Our Dads Were Both in WW2’s China-Burma Theater

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RUSH: Here’s Ed, Winter Springs, Florida. You’re next. Great to have you on the EIB Network. Hi.

CALLER: Thanks for having me on, Rush. Hey, I called because of something that we have in common. I heard you speak about your dad’s service during World War II and that he happened to be in the China-Burma-India Theater and flew P-51 Mustangs, much like my dad who was also a World War II veteran, and he was very humble and very quiet about his service.

My dad also served in China-Burma-India Theater, Rush, and, if your dad flew P-51 Mustangs in that particular theater of operations, it’s more than likely they may have come across each other at some point because my dad was one of the first troops in combat infantry and the engineer group that went in and built the “Broadway” landing strip in central Burma that was used by —

RUSH: You are kidding me. Your dad was on the runway crew?

CALLER: That is exactly right. And guys like your dad used that landing strip so they could help our Chinese allies and —

RUSH: Yeah.

CALLER: — occupy China and also to fly runs over Burma and to fly over The Hump, which, well, I guess for your listeners in Rio Linda, would be the Himalayas.

RUSH: You know, my dad loved the P-51. He had models of it, he talked about it. To him, it was the greatest airplane that wasn’t a jet that he had ever flown. He never flew a jet, but he raved about it. But, you know, you said something there, Ed, that is true. He would not talk to my brother and I, or me, about the killing aspects of war, or very much else, for that matter.

And a couple of his friends, who also had kids my age in our little hometown, Dr. Jim Kinder was in the Navy. They, as part of their conscience and their overall existence, they would not talk about it. They wouldn’t. And, you know, we’re young kids, and we’re running around, “Hey, Dad, how many enemy planes did you shoot down?” Very somber face, no answer. “Not important, Son.” Did not want to talk about it.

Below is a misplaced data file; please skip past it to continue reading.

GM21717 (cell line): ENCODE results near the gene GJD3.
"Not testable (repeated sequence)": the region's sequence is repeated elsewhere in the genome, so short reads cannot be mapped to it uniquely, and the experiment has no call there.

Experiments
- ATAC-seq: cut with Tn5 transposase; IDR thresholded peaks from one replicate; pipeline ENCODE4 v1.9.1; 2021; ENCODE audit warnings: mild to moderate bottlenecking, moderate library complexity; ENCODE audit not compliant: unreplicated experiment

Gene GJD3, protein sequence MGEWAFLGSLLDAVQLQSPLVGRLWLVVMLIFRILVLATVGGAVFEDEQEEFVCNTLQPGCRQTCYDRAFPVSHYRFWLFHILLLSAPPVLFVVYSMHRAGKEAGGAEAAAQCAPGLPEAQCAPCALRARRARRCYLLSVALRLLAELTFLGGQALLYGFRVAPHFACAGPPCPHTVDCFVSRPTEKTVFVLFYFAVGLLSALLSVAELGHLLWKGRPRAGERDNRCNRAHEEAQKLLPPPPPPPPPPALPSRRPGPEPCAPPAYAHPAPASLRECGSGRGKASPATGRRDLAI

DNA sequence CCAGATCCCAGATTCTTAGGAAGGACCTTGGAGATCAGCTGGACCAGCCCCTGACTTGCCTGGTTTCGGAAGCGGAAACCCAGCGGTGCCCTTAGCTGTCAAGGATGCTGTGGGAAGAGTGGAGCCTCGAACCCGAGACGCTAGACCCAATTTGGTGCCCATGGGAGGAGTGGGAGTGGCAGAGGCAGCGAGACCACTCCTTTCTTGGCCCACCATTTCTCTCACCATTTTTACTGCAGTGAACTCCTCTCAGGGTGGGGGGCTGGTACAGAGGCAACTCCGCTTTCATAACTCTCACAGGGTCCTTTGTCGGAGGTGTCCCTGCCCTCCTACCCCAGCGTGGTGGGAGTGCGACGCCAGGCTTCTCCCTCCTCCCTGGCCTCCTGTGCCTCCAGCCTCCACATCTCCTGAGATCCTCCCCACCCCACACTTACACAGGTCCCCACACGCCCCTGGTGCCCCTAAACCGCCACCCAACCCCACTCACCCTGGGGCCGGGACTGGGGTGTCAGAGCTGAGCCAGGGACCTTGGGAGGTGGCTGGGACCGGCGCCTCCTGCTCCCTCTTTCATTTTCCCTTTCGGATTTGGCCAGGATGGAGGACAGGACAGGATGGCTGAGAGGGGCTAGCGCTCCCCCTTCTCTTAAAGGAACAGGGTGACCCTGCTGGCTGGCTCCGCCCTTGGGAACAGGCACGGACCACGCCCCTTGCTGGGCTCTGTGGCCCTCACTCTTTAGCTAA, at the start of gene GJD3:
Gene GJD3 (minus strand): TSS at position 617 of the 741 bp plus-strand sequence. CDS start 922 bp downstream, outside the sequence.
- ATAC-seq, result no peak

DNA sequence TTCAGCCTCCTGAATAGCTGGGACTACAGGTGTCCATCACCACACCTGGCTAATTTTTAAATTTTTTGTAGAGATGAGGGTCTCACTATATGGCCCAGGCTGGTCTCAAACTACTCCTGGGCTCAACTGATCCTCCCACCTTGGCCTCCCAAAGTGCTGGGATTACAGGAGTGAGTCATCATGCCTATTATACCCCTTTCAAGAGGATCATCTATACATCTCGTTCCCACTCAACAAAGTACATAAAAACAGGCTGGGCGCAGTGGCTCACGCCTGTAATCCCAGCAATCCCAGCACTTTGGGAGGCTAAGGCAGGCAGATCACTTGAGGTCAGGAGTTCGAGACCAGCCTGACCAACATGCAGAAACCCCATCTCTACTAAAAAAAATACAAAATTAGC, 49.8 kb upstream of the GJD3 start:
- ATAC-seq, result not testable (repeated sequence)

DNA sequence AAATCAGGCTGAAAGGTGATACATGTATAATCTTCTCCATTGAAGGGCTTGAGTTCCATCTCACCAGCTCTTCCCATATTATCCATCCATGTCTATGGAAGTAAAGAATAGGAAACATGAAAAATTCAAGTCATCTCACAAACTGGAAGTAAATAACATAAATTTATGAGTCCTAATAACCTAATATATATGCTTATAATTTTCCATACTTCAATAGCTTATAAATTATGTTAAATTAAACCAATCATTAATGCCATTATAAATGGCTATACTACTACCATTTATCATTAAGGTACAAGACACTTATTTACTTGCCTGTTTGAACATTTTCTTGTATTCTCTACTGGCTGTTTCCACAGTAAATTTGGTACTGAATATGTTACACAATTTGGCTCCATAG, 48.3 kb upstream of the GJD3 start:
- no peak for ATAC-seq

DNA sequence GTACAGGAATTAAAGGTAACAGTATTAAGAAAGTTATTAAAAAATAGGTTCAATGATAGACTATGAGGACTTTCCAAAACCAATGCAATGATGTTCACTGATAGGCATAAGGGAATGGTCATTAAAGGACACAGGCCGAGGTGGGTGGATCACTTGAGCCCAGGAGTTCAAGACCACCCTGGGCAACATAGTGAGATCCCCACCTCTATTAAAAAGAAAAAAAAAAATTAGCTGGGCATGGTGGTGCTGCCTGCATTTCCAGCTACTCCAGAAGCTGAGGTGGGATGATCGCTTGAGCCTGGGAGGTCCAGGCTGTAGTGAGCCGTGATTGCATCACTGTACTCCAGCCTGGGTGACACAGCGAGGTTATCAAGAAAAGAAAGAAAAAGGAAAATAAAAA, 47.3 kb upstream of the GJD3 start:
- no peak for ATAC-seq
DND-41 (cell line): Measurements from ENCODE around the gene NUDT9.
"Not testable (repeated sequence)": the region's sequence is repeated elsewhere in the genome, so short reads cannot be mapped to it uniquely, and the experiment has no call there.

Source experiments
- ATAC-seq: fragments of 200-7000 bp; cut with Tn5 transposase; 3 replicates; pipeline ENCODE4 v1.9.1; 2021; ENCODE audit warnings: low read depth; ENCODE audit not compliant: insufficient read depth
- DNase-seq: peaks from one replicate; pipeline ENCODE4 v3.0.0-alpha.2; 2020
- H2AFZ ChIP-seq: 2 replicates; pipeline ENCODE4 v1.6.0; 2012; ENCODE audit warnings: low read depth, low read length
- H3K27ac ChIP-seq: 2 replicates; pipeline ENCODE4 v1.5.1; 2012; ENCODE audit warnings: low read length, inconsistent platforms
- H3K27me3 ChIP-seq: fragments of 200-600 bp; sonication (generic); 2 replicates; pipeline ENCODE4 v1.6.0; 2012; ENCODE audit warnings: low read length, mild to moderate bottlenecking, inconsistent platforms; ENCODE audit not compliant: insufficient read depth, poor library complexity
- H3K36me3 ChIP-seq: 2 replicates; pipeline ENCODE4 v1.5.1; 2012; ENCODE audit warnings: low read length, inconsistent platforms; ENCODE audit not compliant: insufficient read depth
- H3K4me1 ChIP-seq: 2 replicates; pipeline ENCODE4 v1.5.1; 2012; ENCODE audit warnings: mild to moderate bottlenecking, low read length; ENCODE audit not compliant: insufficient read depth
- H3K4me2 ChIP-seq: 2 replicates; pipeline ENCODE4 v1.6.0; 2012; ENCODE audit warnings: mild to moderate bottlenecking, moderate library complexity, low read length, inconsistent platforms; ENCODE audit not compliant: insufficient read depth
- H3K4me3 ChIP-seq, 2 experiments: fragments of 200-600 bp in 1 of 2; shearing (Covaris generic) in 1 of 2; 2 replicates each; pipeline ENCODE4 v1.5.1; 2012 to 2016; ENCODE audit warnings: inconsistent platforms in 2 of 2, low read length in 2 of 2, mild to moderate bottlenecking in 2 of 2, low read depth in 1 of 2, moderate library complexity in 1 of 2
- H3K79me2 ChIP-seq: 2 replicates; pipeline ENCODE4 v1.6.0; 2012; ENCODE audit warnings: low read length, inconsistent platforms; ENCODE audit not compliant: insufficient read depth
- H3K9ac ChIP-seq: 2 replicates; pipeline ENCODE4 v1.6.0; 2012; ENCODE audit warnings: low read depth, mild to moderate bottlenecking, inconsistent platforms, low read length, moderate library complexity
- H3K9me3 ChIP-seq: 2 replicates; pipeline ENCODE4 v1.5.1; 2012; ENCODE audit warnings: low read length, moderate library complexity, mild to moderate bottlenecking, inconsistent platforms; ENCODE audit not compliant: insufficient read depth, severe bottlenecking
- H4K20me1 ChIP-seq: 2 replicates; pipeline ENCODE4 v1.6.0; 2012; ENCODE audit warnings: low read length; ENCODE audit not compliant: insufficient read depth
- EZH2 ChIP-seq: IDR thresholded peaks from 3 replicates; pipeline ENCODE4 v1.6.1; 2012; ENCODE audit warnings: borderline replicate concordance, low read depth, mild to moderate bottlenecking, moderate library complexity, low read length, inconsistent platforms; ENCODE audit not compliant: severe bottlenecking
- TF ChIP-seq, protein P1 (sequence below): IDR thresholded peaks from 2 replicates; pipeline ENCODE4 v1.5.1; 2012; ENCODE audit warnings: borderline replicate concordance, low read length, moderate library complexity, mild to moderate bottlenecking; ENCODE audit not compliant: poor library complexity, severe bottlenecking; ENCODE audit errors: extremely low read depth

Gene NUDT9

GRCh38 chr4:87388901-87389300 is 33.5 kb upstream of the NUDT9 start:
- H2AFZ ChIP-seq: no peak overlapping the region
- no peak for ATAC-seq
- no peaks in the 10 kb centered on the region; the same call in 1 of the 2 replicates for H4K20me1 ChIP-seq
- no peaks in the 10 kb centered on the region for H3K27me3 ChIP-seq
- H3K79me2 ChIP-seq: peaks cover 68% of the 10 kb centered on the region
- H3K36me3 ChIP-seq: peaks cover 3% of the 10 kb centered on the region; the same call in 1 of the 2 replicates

In war, as little kids, it is what you’d see on TV and movies. He had lived it. I think it was a cultural thing of many who survived World War II, ’cause, folks, I’ll tell you, the people that fought in World War II, their families had gone through the Great Depression. Many of them had experienced some aspect of World War I.

Then the Great Depression comes along. That devastated the economy of the country, had to ramp up for World War II, then Pearl Harbor happens. Then a short time later, the Depression’s ’29, ’32, ’33, then 10 years later here comes World War II. So parents that lived through the Great Depression, their kids are off to fight World War II and they are in factories making the munitions and the weapons necessary for it. And the country was at stake.

And that’s why when Khrushchev shows up after all of this at the United Nations and promises to bury grandchildren and children, they took it seriously. They couldn’t afford not to. Their whole lives were absorbed and devoted to defending the country and protecting it against seemingly every 10 years somebody new came along that wanted to literally conquer us and wipe us out.

So, it was deathly serious stuff, and it was never-ending. And it took an entire national effort, the entire country had to come together. There were a very few number of people that didn’t, but for the most part it was an incredible example of unity. The whole country came together because the war is being fought in the Pacific and in Japan and throughout Europe.

And we were attacked by Japan and threatened by Germany, and our allies clearly were. And the importance of it, the vital aspects of it were what my dad talked to us about and how horrible it all is and how it’s not exciting and it’s not something to aspire to and that the real objective is to never have to do it.

And that’s when I remember my first lecture on the reason for having a gigantically powerful military so that it itself is a deterrent against anybody else attacking you. You know, that’s why nuclear weapons, if we’re gonna have ’em, we’re gonna have more than anybody else. If we’re gonna have strategic invisible bombers, we’re gonna have the best ones and we’re gonna have more than anyone else. We’re gonna make sure the world knows they can’t beat us.

This is what people that fought World War II, came out of the Great Depression, that’s the lesson they learned from it. They didn’t want their kids to ever have to do it, go through it. And so not romanticizing it and building it up as something to aspire to I think is one of the reasons why our questions weren’t answered.

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